This past week, the Crazy Train rolled through, packed with reports about Harper Lee and another book.
Had the media storm that followed been an actual snow storm, it would have been the first this season to have been predicted with 100% accuracy.
As Winston Churchill put it, “A lie gets halfway around the world before Truth has a chance to get its pants on.” In this Global Village of ours, I doubt if Truth was even out of bed by the time all the rumors were on their second circuit around the pond.
I don’t know Lee or her family and friends, or her publisher or her lawyer, so I’ll let them sort out the rumors.
There is one thing I’m having a hard time dropping, though—the opinion that she shouldn’t publish. By publishing now, this thinking goes, she might risk tarnishing her legacy—and To Kill A Mockingbird thus lose its “classic” label.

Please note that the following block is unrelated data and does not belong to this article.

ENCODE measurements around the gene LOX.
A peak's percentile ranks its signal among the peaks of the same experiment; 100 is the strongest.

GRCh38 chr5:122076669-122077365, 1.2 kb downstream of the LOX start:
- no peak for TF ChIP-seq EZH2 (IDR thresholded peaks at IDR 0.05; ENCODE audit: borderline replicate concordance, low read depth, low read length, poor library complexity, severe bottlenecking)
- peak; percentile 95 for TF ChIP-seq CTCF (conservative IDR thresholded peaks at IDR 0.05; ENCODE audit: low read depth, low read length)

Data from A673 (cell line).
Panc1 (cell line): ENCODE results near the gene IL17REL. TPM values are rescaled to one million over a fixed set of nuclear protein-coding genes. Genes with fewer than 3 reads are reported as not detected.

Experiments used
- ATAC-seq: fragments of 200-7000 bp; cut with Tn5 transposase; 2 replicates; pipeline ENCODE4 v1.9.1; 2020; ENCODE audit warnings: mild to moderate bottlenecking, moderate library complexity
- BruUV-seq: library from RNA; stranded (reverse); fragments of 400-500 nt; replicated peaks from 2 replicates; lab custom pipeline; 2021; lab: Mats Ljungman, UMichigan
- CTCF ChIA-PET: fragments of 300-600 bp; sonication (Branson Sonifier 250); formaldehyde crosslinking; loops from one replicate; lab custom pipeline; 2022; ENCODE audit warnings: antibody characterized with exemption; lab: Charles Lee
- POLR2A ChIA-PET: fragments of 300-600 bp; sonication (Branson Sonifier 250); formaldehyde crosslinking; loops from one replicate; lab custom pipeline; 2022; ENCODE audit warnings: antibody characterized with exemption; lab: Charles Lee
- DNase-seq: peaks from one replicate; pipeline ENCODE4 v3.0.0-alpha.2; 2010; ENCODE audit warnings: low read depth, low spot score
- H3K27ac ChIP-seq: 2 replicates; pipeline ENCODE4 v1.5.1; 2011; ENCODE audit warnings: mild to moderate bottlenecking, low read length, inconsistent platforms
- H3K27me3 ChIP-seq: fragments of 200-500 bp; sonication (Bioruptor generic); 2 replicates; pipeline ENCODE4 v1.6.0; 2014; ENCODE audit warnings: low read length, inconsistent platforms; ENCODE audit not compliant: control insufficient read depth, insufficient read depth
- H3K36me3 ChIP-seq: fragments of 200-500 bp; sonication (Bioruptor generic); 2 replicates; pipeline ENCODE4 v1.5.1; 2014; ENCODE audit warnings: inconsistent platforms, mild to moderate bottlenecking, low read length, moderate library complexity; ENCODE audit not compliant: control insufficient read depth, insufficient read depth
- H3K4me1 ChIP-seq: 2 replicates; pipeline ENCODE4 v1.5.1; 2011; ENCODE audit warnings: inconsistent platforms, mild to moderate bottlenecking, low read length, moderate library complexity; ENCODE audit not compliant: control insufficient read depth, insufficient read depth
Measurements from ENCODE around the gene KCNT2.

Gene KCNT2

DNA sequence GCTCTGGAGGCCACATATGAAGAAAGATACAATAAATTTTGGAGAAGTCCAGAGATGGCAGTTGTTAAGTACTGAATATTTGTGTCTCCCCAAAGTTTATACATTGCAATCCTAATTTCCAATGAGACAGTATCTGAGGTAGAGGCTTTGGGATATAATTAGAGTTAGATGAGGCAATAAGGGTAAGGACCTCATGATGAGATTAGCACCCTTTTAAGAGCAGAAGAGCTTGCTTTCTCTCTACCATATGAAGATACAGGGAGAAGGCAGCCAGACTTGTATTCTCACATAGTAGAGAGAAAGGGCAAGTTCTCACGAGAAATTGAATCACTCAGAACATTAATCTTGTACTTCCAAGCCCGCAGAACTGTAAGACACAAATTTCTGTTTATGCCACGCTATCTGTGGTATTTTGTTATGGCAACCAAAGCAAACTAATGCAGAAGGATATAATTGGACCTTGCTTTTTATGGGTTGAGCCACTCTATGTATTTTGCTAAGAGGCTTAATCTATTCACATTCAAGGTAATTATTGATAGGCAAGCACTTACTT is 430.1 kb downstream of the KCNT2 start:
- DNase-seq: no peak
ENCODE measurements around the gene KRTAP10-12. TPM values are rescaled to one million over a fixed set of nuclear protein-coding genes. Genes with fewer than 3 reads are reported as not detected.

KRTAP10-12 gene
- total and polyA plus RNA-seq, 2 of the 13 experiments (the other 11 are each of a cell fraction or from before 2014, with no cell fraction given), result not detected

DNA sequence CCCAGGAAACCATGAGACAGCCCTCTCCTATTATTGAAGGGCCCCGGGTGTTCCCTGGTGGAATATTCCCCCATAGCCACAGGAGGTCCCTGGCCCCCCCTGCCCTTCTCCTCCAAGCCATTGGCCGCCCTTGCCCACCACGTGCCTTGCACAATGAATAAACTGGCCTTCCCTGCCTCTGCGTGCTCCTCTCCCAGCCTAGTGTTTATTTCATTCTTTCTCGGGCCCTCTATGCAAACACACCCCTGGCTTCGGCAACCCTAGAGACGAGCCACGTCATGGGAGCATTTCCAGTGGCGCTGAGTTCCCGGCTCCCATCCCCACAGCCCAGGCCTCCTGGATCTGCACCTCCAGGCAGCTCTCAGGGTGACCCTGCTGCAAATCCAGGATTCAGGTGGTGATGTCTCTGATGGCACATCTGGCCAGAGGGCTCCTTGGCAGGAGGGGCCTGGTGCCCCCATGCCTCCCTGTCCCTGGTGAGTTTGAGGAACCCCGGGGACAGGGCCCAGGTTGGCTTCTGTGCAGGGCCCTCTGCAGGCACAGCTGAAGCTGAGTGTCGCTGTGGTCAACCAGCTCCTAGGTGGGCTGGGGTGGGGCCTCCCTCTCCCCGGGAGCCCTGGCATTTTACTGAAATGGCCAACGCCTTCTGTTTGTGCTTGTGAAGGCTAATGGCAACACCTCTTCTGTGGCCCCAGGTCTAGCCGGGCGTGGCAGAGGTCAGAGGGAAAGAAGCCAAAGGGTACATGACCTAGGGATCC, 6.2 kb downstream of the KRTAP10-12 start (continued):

Assuming she wasn’t “manipulated” into releasing the book as some have opined, why shouldn’t she publish? It’s her life and her work.
Yes, it might be that the new release won’t be as good as the first. And, perhaps we’ll find that To Kill A Mockingbird benefited more from a genius editor than a talented writer.
But, we also might find ourselves reading another book confirming Lee to be the literary force that so many of us have believed her to be. We might find ourselves reading the seed of what grew into the now-classic. We might find ourselves reading the next Great American Novel. And, we might find, as the Chicago Tribune Editorial Board wrote, that the new release “does nothing more than inspire readers to pick up Mockingbird for the first time or again.” And that is, as the Editorial Board also wrote, “enough of a gift.”
Is it really worth playing it safe?
No. It isn’t.
You might flop, but if we’re so fickle that we change opinions of your earlier work—or if your first release was a flop and then we use it as the marker to decide if your future work is worth our time—we don’t deserve you.
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